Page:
The concept of virtual communities of practice (VCoP) is rooted in the idea of CoP, and implies that group interaction through an electronic network is similar to CoP. Instead of face-to-face interaction, there is the virtual space. Therefore, VCoP are virtual places of collaboration using tools (Internet platforms) for members to share and create professional knowledge (Dudezert, Heibült, & Boughzala, 2006)-collaboration through information systems without geographical frontiers. However, if CoPs are small, tight-knit groups consisting of intensive and sustained interactions around a shared practice (Wenger, 1998), then VCoPs should "follow the same pattern, particularly with respect to tie-strength and group size" (Murillo, 2014, p. 2). Internet-based communities can easily number to hundreds of members (Koh, Kim, Butler, & Bock, 2007). The ties between participants in such large and mostly anonymous collectives can hardly equal the strong relationships that characterise CoPs. Members' contribution to VCoPs is not based on commenting extensively, nor is it a requirement to share sophisticated knowledge or concepts. For a community to be lively and meaningful, members have to participate and activities must stimulate engagement. Online activities can include posting questions for response and comment on discussion boards, engaging in live chats, and video conferencing (face-time discussions; Ardichvili, 2008). Key CoP characteristics involved in face-to-face and virtual tutorial activities include "a shared domain of interest . . . engagement in mutual learning and knowledge sharing . . . and shared inventory of resources" (Wang & Ma, 2017, p. 21).

A shared domain of interest

VCoPs are not simply tutees and tutors who have similar basic interests. These participants develop a shared selection experiences, stories, tools, and ways of addressing recurring problems. Shared practice that extends beyond the face-to-face tutorial boundaries, and creates possibilities in virtual spaces beyond the venue limitations. A CoP is established on the sharing of past and present views that become rituals in the community (Barab & Duffy, 2000). In this study, tutees from the Teaching Studies 2 B (TST20B2) module meet regularly for tutorials, and may not realise that their tutorial discussions are one of their main sources of knowledge of the module.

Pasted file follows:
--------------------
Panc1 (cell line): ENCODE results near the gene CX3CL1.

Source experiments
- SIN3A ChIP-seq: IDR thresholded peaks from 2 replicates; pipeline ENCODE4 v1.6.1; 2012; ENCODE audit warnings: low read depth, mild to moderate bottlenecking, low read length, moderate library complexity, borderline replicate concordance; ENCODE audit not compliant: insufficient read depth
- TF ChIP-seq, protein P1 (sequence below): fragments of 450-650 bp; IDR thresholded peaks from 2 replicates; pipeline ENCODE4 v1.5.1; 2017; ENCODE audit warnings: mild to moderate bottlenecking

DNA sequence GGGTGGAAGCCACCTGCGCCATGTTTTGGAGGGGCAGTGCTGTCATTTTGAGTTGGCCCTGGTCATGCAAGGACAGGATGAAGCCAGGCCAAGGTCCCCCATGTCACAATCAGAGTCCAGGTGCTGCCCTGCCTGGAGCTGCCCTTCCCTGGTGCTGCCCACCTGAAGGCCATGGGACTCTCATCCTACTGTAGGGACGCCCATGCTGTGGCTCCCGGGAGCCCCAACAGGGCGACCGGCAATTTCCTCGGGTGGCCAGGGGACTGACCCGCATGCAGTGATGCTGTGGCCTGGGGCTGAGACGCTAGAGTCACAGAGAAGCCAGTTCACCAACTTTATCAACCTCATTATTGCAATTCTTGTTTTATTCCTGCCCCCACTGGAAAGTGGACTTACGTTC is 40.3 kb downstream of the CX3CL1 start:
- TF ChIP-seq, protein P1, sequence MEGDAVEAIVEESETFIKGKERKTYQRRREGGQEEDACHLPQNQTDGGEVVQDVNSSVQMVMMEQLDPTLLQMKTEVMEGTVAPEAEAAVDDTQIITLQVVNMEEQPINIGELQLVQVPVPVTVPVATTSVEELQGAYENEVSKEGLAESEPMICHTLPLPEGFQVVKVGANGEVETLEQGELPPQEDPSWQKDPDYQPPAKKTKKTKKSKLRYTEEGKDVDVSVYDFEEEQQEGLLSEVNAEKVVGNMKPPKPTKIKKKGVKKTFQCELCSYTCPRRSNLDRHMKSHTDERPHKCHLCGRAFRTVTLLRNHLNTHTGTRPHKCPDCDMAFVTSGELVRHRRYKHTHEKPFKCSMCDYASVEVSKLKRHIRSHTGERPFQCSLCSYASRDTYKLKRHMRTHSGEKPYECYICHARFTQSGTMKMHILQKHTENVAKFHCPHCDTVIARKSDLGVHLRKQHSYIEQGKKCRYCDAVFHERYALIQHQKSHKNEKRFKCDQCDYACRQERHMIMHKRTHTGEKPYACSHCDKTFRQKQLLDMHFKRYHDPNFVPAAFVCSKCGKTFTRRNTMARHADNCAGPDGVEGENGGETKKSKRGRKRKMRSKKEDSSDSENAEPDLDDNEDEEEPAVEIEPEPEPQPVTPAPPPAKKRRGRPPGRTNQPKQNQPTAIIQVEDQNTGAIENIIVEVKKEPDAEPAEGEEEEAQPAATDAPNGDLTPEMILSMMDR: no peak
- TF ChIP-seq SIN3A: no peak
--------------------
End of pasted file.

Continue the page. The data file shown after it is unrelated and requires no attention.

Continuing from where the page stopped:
Mutual learning and knowledge sharing

According to Delahunty, Verenikina, and Jones (2014), participants in online communities have a shared sense of belonging, trust, an expectation of learning, and commitment to participate and to contribute to the community. Learning in online spaces is embedded in Vygotsky's (1978) belief that students working together in a learning context to create new knowledge collaboratively results in social cognition. Members of a VCoP have the potential to support and challenge each other with shared knowledge as well as effective and relevant knowledge construction. Sustained engagement between groups of students (tutees) will eventually create a CoP (Wenger, 1998), involving members' interactions and collaboration to solve problems, develop useful artefacts, and discuss relevant issues. According to Hinds and Lee (2008), mutual engagement makes VCoPs task-oriented, setting them apart from fan clubs or socialisation communities. Through defining the key issues and problems that need to be addressed, the members collectively discuss these and hold each other accountable (Wenger, 1998).

Shared resources inventory

In the mobile learning focused context, the tutees are able to share information, ideas, and viewpoints online. The use of the Internet and the Facebook discussion forum through mobile devices are useful vehicles to share information (Wang & Ma, 2017). The notion of "bring your own device" refers to tutees who bring their devices to use actively in the tutorials. In some instances, tutees may use each other's devices collaboratively to work and assist each other.

Experiences of members in a community

CoPs and VCoPs affect the social aspect of learning as members bring their own life experiences to the learning spaces. The activities that members participate in, and which result in learning within a CoP, is facilitated by members' collective interactions and relationships with others (Lave & Wenger, 1991). When the tutees share ideas or an interest in the tutorial environment and online, their shared experiences strengthen the community.

The tutees' and tutors' experiences, how they participate, the challenges, and their perceptions inform this study.

Mediating tools

Mobile devices enable tutees to learn by exploring their world through communication using technology. Facebook enabled tutees to create VCoPs that support conversations in actual and virtual learning environments. Technology through mobile devices in the lecture venues supports rich conversations between tutees as an extension of learning (Wang & Ma, 2017). Tools and mediating artefacts include writing, reading, watching, and discussion.

Decision-makers